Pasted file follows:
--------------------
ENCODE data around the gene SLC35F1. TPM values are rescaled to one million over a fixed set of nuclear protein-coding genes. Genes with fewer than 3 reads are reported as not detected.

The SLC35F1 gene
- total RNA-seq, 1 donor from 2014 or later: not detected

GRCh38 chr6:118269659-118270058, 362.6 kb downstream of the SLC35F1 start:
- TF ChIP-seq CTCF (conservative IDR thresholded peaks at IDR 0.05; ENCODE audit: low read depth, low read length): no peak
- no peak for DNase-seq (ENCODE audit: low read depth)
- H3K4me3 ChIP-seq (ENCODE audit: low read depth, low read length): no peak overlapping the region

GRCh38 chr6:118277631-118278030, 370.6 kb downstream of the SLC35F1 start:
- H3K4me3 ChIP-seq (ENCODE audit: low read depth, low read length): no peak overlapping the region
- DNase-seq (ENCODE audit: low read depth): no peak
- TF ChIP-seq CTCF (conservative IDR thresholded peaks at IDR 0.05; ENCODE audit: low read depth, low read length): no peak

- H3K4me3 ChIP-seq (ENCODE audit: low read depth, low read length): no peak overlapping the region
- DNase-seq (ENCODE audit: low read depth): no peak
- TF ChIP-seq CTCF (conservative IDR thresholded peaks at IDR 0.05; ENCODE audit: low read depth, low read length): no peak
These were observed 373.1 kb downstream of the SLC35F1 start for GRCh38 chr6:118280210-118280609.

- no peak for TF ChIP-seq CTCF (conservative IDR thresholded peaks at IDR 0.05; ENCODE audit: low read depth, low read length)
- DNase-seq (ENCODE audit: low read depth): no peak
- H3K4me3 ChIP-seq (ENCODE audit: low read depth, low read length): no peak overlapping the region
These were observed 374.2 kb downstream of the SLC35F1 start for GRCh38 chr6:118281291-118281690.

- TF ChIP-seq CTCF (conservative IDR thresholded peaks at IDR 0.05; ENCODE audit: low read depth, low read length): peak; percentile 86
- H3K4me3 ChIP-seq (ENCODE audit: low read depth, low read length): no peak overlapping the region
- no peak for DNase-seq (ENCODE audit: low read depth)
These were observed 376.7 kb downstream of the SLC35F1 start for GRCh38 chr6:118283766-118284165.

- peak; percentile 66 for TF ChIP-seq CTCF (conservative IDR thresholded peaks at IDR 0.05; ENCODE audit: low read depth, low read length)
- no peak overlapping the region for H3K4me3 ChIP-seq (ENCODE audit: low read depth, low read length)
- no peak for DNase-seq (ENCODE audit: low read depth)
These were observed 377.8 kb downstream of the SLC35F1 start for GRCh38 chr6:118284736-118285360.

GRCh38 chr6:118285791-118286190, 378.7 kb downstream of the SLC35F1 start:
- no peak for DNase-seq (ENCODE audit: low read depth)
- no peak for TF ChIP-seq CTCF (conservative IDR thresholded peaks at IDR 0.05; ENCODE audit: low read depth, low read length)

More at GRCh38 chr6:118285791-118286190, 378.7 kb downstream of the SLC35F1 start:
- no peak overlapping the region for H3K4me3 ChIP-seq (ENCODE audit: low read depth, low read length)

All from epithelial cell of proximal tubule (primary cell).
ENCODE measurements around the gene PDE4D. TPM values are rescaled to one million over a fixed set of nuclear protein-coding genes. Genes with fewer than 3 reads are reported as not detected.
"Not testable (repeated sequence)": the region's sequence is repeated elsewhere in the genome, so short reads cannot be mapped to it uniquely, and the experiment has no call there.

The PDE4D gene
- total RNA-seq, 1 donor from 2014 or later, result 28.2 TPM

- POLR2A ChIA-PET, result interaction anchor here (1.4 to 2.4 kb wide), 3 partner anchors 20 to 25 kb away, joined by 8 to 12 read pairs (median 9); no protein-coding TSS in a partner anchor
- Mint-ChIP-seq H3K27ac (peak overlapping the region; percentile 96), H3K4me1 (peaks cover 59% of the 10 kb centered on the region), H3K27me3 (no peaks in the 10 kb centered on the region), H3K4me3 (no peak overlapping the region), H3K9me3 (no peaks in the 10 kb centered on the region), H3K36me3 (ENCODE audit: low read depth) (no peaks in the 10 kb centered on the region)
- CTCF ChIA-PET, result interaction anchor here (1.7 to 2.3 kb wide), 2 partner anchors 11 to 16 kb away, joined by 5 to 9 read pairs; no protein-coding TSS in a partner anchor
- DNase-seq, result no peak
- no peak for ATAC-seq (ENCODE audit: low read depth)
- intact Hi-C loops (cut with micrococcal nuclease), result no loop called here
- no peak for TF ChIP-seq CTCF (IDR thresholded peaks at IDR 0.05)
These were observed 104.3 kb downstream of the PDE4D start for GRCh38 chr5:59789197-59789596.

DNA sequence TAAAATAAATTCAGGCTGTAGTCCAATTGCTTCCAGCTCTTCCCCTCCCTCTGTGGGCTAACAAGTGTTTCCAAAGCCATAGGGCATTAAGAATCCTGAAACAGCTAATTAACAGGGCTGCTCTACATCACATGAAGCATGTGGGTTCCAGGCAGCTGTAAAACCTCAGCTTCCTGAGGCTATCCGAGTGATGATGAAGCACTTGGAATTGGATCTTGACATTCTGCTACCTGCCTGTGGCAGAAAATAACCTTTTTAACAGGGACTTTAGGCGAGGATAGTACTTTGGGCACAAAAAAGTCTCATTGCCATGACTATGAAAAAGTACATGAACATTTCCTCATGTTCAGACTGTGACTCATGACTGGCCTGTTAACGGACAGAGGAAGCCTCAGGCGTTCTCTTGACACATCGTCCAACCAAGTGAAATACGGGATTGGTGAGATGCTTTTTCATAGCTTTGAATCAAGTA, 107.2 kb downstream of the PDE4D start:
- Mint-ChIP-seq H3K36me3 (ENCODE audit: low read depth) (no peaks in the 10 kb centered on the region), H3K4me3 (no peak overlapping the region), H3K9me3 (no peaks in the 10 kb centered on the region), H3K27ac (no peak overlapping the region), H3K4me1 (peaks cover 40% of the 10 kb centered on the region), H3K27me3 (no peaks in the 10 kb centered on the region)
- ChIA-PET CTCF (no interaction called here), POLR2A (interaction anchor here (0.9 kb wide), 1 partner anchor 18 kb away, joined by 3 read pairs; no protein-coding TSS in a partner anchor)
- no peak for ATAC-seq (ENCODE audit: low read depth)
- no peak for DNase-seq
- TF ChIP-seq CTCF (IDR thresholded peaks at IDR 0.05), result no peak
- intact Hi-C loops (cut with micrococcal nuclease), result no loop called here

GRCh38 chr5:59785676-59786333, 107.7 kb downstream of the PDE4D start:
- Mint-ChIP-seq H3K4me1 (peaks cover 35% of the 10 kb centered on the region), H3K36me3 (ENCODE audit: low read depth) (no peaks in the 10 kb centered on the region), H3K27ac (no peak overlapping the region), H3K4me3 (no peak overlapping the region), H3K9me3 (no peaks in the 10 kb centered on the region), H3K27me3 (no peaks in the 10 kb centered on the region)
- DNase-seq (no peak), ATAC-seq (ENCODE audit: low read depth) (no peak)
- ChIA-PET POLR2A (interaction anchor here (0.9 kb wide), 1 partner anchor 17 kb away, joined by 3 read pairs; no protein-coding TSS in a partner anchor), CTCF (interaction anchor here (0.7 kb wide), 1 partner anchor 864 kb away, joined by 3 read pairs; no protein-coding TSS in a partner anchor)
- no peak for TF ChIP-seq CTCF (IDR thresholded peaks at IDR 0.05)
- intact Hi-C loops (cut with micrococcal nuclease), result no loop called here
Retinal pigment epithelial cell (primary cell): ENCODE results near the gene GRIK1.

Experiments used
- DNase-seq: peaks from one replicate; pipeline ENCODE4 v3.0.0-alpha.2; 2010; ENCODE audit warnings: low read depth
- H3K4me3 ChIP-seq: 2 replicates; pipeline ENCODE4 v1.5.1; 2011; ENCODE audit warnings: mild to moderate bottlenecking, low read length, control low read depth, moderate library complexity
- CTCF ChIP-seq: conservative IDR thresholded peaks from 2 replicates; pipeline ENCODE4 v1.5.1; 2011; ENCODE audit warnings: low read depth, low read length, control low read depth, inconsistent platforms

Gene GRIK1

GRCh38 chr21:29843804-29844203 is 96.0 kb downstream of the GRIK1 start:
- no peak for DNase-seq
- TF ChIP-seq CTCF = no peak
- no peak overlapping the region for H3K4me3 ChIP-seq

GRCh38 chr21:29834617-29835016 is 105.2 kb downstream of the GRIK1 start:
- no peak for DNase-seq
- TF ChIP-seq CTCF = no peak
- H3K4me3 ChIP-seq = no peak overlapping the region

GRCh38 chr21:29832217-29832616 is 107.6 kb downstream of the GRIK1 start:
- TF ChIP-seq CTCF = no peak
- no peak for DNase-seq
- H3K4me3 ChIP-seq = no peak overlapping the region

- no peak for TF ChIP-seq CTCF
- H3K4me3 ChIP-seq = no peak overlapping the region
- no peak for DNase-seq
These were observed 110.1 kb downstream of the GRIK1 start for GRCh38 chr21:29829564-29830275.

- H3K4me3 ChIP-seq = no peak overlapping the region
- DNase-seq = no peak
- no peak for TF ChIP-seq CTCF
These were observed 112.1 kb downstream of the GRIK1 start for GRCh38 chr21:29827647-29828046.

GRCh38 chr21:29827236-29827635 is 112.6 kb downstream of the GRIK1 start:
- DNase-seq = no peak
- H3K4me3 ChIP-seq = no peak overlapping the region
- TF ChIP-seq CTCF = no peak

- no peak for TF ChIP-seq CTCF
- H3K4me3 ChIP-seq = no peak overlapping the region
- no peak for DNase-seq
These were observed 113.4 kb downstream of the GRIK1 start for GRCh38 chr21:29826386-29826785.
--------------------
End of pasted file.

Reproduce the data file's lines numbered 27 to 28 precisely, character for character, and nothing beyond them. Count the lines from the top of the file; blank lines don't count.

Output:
These were observed 377.8 kb downstream of the SLC35F1 start for GRCh38 chr6:118284736-118285360.

GRCh38 chr6:118285791-118286190, 378.7 kb downstream of the SLC35F1 start: